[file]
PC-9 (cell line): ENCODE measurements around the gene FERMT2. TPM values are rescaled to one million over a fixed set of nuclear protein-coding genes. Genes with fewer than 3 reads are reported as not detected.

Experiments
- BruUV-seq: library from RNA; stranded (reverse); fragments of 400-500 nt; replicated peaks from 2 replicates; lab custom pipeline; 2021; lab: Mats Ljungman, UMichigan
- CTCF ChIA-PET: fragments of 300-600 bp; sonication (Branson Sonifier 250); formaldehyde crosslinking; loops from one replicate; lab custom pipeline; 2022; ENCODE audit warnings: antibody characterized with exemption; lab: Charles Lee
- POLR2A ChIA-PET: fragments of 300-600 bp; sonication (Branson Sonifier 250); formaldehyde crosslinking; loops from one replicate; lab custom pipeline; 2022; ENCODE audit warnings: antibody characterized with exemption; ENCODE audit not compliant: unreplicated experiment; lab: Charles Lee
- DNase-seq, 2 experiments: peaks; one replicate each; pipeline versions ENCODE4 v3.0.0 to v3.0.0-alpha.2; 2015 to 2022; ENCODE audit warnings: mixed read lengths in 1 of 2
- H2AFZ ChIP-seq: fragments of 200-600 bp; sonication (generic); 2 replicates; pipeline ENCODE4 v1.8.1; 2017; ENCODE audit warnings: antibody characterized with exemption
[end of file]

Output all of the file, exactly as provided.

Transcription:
PC-9 (cell line): ENCODE measurements around the gene FERMT2. TPM values are rescaled to one million over a fixed set of nuclear protein-coding genes. Genes with fewer than 3 reads are reported as not detected.

Experiments
- BruUV-seq: library from RNA; stranded (reverse); fragments of 400-500 nt; replicated peaks from 2 replicates; lab custom pipeline; 2021; lab: Mats Ljungman, UMichigan
- CTCF ChIA-PET: fragments of 300-600 bp; sonication (Branson Sonifier 250); formaldehyde crosslinking; loops from one replicate; lab custom pipeline; 2022; ENCODE audit warnings: antibody characterized with exemption; lab: Charles Lee
- POLR2A ChIA-PET: fragments of 300-600 bp; sonication (Branson Sonifier 250); formaldehyde crosslinking; loops from one replicate; lab custom pipeline; 2022; ENCODE audit warnings: antibody characterized with exemption; ENCODE audit not compliant: unreplicated experiment; lab: Charles Lee
- DNase-seq, 2 experiments: peaks; one replicate each; pipeline versions ENCODE4 v3.0.0 to v3.0.0-alpha.2; 2015 to 2022; ENCODE audit warnings: mixed read lengths in 1 of 2
- H2AFZ ChIP-seq: fragments of 200-600 bp; sonication (generic); 2 replicates; pipeline ENCODE4 v1.8.1; 2017; ENCODE audit warnings: antibody characterized with exemption